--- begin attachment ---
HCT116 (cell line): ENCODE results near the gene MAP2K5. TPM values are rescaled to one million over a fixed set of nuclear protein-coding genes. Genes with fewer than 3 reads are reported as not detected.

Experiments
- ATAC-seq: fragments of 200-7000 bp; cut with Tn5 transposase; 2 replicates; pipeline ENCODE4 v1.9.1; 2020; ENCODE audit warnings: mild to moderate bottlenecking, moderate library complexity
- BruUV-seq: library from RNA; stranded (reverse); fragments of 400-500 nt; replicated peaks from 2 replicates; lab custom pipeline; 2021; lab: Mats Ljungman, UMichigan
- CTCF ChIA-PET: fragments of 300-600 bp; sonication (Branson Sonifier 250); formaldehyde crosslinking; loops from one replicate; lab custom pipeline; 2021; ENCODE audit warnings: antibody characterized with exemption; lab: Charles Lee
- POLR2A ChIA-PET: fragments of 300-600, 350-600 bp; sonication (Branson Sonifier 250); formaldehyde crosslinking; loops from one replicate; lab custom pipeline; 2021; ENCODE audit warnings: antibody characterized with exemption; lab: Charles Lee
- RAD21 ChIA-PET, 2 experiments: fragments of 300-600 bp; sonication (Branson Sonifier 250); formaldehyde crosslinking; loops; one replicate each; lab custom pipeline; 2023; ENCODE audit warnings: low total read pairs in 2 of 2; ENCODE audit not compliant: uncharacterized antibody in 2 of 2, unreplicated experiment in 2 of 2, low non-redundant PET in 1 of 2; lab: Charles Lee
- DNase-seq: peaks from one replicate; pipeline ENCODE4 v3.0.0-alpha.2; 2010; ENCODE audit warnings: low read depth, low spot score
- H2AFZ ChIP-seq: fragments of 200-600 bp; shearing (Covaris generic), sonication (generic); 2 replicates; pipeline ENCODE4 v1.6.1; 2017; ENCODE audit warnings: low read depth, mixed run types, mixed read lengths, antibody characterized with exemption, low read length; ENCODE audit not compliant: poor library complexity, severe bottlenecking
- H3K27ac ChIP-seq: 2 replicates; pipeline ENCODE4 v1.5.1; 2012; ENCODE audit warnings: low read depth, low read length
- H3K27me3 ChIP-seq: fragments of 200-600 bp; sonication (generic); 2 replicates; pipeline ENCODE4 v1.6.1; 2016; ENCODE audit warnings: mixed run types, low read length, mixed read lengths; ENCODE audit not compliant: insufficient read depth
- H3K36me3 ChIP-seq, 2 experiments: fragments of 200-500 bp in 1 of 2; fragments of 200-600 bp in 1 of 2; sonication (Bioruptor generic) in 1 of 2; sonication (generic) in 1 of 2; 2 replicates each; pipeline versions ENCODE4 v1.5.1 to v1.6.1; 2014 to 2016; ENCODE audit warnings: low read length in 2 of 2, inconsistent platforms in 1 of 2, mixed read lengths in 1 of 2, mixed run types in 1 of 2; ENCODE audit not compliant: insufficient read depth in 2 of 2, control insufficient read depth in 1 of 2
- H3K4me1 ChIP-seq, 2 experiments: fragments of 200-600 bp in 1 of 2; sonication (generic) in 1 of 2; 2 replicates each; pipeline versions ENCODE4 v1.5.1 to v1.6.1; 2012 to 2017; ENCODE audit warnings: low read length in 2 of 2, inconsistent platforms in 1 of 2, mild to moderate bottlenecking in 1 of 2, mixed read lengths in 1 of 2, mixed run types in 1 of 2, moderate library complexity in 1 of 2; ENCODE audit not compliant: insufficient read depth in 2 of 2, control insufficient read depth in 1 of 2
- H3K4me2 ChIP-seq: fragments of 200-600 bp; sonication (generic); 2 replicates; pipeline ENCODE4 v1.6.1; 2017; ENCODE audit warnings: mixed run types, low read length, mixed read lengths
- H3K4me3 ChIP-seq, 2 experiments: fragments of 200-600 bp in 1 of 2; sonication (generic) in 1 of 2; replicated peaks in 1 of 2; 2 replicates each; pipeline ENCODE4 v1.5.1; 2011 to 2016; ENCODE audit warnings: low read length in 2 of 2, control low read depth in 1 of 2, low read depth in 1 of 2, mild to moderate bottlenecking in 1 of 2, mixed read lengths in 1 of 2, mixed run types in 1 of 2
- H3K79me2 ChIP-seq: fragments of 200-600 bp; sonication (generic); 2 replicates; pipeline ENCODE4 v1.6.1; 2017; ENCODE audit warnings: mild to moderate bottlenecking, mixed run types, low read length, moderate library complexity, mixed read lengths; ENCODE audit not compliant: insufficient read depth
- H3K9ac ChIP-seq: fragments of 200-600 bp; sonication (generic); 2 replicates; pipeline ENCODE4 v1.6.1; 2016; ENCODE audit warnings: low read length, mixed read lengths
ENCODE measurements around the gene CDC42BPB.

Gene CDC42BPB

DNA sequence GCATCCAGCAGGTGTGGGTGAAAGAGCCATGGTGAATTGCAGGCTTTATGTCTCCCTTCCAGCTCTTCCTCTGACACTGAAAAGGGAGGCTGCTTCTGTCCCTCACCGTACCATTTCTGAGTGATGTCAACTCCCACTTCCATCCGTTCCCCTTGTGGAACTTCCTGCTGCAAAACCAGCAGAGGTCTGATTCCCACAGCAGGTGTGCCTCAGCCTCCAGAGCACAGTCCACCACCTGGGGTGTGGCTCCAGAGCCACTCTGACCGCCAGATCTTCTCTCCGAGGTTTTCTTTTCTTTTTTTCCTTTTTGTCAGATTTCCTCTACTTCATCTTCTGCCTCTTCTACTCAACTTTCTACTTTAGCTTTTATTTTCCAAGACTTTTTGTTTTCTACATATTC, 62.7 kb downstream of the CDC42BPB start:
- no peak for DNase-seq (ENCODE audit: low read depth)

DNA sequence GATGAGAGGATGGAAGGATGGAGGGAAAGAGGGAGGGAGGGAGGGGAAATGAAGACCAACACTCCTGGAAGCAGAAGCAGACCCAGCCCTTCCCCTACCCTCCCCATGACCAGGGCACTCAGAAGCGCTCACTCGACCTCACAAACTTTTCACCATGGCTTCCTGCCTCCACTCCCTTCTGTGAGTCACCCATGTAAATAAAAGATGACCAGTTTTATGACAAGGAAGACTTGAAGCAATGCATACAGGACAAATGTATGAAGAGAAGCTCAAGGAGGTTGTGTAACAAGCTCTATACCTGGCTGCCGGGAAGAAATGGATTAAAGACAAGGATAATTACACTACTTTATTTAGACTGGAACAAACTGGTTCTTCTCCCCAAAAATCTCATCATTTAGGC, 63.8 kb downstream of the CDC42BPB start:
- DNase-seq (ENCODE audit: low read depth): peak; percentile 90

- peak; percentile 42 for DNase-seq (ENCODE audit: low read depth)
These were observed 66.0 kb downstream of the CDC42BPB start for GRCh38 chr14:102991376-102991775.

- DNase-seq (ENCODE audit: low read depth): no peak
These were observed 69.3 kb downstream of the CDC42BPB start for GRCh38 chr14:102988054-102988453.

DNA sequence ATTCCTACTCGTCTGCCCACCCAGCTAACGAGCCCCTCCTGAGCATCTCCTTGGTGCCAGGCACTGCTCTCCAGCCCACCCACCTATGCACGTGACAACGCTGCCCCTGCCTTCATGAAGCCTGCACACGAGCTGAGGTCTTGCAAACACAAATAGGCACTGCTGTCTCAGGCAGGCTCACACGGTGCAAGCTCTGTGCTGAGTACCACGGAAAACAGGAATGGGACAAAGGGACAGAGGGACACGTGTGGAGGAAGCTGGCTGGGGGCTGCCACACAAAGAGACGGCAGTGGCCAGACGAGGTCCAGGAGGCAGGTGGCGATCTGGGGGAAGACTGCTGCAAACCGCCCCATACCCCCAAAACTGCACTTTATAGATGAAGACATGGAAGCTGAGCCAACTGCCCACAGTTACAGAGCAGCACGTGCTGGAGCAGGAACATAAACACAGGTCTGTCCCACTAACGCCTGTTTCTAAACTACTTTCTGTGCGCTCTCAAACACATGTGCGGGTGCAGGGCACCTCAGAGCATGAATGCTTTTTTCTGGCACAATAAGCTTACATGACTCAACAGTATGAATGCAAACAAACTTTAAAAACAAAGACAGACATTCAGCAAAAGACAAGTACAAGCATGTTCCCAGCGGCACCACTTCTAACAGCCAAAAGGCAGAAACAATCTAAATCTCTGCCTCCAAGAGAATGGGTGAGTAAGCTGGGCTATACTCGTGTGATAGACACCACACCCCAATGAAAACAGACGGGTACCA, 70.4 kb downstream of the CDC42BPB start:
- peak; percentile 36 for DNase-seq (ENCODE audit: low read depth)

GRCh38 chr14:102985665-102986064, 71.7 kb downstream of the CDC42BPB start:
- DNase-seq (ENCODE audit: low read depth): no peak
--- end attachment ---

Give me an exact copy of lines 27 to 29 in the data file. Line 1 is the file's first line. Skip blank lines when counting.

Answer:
These were observed 69.3 kb downstream of the CDC42BPB start for GRCh38 chr14:102988054-102988453.

DNA sequence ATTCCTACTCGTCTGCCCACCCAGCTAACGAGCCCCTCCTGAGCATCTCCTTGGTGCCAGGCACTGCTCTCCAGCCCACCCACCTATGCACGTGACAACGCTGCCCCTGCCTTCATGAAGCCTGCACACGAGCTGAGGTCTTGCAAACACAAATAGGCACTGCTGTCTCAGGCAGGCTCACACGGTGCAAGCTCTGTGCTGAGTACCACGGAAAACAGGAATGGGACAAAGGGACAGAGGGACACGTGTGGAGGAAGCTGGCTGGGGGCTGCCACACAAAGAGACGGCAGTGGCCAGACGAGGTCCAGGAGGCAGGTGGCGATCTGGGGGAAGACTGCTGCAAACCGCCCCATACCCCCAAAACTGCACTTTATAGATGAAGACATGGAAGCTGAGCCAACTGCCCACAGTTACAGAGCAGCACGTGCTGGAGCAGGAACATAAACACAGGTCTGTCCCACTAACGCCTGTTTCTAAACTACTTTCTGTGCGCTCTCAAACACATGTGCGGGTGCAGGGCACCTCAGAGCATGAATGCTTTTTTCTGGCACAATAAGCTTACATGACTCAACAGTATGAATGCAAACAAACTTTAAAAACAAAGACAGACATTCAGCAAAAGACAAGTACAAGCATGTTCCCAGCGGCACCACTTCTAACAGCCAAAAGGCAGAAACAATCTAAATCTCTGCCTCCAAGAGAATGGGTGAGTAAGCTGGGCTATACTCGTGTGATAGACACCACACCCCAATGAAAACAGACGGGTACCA, 70.4 kb downstream of the CDC42BPB start:
- peak; percentile 36 for DNase-seq (ENCODE audit: low read depth)